Infidelity Anonymous: How To Survive If It Happens To You

As the UK’s first support group launches for victims of infidelity, its founder Andrew Marshall offers his tips for survival if it happens to you.


As the UK’s first support group launches for victims of infidelity, its founder Andrew Marshall offers his tips for survival if it happens to you.

1. Don’t make any big decisions too quickly after discovering your partner’s infidelity. Appreciate that you are in shock and not acting rationally. There will be many unanswered questions in your head about their affair. If you chuck you partner out with all that information you want to know, then you’ll never know the answers or get closure.

2. Don’t forgive too soon. Most cheaters don’t tell all in the first confession, but in stages. Also, if you forgive them early on, they've got no impetus to tell you more; in fact they have an impetus to tell you less because they don't want to ruin the new peace.

3. Be kind to yourself. It takes time to recover from infidelity. Don’t expect recovery and closure in a month. If you simply dump your partner and move on without dealing with the issues deep down, you may find that you take your problems onto your next relationship

4. Women seem to think they are responsible for their partner’s problems. It’s not true. Think of your relationship as existing in three boxes – your stuff, their stuff and the relationship stuff. Appreciate that you’re not responsible for the stuff in their box – like their poor relationship with their mother, or terrible childhood, and they're not responsible for the stuff in yours like your issues with trust because your dad had a roving eye or your ex cheated on you. Look at your own part in the situation.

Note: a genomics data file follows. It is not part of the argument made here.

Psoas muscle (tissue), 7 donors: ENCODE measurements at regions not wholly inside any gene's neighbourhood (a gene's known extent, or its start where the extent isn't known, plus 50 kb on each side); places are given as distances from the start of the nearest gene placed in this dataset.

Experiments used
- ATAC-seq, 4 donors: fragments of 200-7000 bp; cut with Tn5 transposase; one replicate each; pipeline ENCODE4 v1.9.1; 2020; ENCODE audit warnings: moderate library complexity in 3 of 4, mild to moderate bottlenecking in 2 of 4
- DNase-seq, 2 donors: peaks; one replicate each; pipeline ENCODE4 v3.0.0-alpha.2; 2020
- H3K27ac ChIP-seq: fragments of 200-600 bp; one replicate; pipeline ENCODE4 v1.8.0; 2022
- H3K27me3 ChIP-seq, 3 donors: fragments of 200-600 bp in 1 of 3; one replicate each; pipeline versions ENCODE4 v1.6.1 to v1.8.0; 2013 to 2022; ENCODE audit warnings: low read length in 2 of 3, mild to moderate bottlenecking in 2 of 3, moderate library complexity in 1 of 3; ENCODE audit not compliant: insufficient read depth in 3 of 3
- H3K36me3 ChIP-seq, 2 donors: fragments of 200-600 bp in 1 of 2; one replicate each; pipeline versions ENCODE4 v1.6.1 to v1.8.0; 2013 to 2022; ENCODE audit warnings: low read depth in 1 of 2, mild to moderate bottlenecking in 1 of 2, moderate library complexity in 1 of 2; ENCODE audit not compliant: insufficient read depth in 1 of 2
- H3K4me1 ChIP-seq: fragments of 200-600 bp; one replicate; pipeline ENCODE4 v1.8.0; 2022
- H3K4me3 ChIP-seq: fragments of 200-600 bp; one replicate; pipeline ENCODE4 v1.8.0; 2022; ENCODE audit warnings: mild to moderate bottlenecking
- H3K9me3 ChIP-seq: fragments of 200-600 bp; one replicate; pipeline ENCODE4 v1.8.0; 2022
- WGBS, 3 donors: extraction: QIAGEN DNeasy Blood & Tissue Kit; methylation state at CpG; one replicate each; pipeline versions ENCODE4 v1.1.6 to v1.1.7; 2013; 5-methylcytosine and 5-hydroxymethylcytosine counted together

5. Appreciate that infidelity finds the fault lines or ‘buried bodies’ in your own life and blows them apart. So if you’ve spent years simmering about the fact that your partner earns less than you, after infidelity these issues will be bigger. Now is the time to deal with them.

6. How do you know if its time to give up and walk away? Simple, if by talking it out and working at it you’re learning something positive, then keep working at it, because even if you separate you will know yourself better. If you feel like you’re simply going round in circles and learning nothing about yourselves in the process, walk away.

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Andrea Thompson
Editor in Chief

 Andrea Thompson is Editor in Chief at Marie Claire UK and was recently named by We are the City as one of the UKs top 50 trailblazers for her work highlighting the impact of Covid on gender equality. 


Andrea has worked as a senior journalist for a range of publications over her 20 year career including The Sunday Times, The Guardian, The Daily Mail, Channel 4, Glamour and Grazia. At Marie Claire Andrea is passionate about telling the stories of those often marginalised by the mainstream media and oversaw a feature about rape in the Congo that won the title an Amnesty Media Award. She also champions women's empowerment, sustainability and diversity and regularly chairs panels and speaks at events about these topics. She sits on the committee of the British Society of Magazine Editors where she acts as Vice Chair and looks after Diversity and Inclusion. She regularly mentors young women from under represented communities trying to break into the media industry.